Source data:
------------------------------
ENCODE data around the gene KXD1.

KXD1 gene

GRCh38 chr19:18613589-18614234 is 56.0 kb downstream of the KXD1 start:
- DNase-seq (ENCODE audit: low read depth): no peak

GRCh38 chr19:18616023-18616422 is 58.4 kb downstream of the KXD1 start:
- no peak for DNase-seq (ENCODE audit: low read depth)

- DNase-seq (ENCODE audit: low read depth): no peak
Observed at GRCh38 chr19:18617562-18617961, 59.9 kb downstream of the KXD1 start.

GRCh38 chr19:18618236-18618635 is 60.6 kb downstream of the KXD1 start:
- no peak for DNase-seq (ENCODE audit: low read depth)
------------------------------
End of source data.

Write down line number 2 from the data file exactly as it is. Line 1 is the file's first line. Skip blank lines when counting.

KXD1 gene